The Grammy Awards on Sunday was chock full of heart-stopping performances and thought-provoking acceptance speeches. But one major issue went largely unacknowledged: rapper 21 Savage’s arrest by Immigration and Customs Enforcement a week earlier.
Most producers and musicians at the ceremony steered clear of his detainment ― one of the most prominent news stories of the last week. ICE agents arrested the “Bank Account” rapper ― whose given name is She’yaa Bin Abraham-Joseph ― on Feb. 3 for overstaying a visa.
ICE said 21 Savage is a British native who legally entered the U.S. in 2005 as a minor and overstayed his visa, which expired in July 2006.
His lawyers argue that he has never hidden his immigration status. If he is deported, he could be barred from returning to the U.S. for 10 years.
As stars sauntered down the red carpet at the Staples Center in Los Angeles on Sunday, 21 Savage remained locked up at an immigration detention center in Georgia. It should have been a joyous night for the Atlanta-based rapper, who was nominated for two Grammys.
Yet only one person acknowledged the rapper’s plight during the Grammys’ more than three-hour broadcast. Swedish record producer Ludwig Göransson briefly mentioned 21 Savage while accepting the Record of the Year award for Childish Gambino’s “This Is America.”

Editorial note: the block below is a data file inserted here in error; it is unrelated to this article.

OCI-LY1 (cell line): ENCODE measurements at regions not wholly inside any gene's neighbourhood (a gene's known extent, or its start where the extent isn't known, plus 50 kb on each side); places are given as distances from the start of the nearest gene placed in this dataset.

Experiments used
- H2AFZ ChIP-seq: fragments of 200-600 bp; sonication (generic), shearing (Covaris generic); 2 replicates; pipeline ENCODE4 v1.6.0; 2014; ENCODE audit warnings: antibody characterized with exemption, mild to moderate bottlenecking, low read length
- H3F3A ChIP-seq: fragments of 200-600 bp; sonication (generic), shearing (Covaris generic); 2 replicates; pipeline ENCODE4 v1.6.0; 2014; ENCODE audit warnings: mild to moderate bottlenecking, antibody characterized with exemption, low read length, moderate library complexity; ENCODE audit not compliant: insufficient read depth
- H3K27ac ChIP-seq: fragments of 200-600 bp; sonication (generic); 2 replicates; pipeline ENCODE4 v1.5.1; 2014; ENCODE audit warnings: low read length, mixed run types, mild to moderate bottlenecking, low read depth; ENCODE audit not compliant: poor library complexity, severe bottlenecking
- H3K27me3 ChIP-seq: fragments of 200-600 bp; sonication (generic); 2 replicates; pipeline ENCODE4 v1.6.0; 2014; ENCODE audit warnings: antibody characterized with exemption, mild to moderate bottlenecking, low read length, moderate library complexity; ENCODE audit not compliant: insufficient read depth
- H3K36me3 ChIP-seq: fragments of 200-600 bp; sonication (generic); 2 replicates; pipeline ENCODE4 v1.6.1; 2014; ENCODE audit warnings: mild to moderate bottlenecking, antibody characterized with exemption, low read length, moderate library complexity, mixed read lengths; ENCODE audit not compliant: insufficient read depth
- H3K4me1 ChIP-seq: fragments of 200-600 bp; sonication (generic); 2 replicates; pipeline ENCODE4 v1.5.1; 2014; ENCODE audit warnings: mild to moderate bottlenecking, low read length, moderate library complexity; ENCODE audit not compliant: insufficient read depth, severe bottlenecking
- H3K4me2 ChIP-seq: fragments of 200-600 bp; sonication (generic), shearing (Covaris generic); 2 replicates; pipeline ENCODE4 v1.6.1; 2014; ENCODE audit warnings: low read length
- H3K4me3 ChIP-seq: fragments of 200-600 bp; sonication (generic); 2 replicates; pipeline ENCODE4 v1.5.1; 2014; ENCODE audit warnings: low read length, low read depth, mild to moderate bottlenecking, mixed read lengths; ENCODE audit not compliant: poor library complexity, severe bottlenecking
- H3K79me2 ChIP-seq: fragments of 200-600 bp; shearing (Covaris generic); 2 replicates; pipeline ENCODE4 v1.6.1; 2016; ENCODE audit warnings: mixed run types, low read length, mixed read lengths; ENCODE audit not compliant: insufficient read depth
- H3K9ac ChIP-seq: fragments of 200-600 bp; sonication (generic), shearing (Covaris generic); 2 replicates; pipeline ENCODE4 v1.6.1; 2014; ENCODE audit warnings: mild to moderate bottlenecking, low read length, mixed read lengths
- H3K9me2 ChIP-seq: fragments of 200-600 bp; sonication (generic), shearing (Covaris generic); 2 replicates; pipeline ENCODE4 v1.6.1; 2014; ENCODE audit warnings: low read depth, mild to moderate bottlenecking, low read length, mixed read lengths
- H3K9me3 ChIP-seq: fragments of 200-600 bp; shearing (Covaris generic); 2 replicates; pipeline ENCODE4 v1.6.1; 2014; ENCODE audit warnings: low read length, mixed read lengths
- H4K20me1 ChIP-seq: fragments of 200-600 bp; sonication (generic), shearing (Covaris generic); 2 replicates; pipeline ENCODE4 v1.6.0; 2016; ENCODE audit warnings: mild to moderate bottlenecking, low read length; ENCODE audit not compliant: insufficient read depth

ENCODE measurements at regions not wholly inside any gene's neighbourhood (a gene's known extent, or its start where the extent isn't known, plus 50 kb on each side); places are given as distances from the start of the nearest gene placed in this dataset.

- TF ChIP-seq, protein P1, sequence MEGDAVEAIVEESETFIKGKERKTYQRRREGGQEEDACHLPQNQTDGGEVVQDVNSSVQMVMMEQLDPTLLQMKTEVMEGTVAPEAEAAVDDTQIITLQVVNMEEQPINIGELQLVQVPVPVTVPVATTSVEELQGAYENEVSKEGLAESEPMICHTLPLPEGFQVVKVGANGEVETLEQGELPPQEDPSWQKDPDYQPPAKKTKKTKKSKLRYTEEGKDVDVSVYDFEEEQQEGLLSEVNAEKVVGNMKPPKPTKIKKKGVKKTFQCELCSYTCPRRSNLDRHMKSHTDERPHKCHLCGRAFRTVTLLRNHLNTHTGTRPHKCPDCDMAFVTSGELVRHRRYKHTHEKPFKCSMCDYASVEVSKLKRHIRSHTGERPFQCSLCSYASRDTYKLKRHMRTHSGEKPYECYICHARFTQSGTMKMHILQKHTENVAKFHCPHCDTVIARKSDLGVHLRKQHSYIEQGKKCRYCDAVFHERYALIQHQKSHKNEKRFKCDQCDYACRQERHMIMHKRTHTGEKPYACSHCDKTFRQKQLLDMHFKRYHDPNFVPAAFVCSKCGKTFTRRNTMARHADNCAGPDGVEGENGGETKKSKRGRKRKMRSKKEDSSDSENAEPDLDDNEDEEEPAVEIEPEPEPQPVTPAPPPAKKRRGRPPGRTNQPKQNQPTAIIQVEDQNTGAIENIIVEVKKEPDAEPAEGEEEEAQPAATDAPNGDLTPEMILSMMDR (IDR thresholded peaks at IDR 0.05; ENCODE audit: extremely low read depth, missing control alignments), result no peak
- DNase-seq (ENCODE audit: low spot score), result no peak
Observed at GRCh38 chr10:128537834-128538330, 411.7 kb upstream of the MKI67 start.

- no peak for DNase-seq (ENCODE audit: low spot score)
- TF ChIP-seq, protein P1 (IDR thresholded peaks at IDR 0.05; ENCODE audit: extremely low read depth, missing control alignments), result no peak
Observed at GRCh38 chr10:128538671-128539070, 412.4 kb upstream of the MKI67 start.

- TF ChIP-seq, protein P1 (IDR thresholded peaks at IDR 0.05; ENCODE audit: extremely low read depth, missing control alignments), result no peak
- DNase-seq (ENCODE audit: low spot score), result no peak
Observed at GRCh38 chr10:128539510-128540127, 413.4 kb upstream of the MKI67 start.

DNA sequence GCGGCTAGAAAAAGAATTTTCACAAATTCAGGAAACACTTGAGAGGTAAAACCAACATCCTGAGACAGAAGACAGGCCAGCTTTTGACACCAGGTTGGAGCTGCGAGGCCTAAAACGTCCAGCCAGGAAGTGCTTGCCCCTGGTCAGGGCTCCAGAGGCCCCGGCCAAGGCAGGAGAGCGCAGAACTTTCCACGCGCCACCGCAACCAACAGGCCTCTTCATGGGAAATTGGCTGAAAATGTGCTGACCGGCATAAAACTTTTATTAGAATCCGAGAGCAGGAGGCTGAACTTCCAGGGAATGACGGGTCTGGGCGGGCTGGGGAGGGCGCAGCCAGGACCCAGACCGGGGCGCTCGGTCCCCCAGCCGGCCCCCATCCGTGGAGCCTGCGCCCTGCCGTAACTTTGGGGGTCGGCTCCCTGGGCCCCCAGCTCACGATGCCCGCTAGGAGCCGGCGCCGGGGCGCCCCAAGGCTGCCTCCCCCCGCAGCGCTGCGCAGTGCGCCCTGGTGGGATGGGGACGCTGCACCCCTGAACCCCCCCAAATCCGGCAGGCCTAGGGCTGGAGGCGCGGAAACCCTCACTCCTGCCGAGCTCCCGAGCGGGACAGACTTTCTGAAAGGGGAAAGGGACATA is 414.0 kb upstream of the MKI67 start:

“We want to thank all of the rappers that are featured on this song,” he said. “21 Savage, you should be here tonight.”
The broadcast quickly cut to rapper Post Malone applauding the mention. He and 21 Savage were nominated for Record of the Year and Best Rap/Sung Performance for their hit single “Rockstar.”
Post Malone wore a shirt emblazoned with “21 Savage” under his jacket during his performance with the Red Hot Chili Peppers earlier in the night. But many fans were disappointed that he didn’t address the controversy on stage.
“How is Post Malone going to perform [“Rockstar”] and not even shout out free 21 Savage?” one Twitter user wrote.
About 15 activists with the #Free21Savage Coalition rallied outside the Staples Center before the telecast to protest his detainment, The Los Angeles Times reported.
The demonstration was also intended to raise awareness about struggles facing the roughly 600,000 black undocumented immigrants living in the U.S.
Though 21 Savage’s situation was barely mentioned during the live broadcast, some artists addressed the issue during red carpet interviews with the Times.
“I think that we all got to just speak up ― it’s not money, it’s not just saying it, you really have to believe in it,” DJ Mustard said. “I think they got to get that man back home because he has kids.”
Dozens of high-profile figures, including Rep. Alexandria Ocasio-Cortez (D-N.Y.) and Cardi B, have spoken out against his detainment. Rapper Jay-Z hired New York–based attorney Alex Spiro to represent 21 Savage in his case.
“At the end, the attention on the case is important for all the other incarcerated people and that’s important to me,” Spiro told NBC News. “And it’s important to Jay.”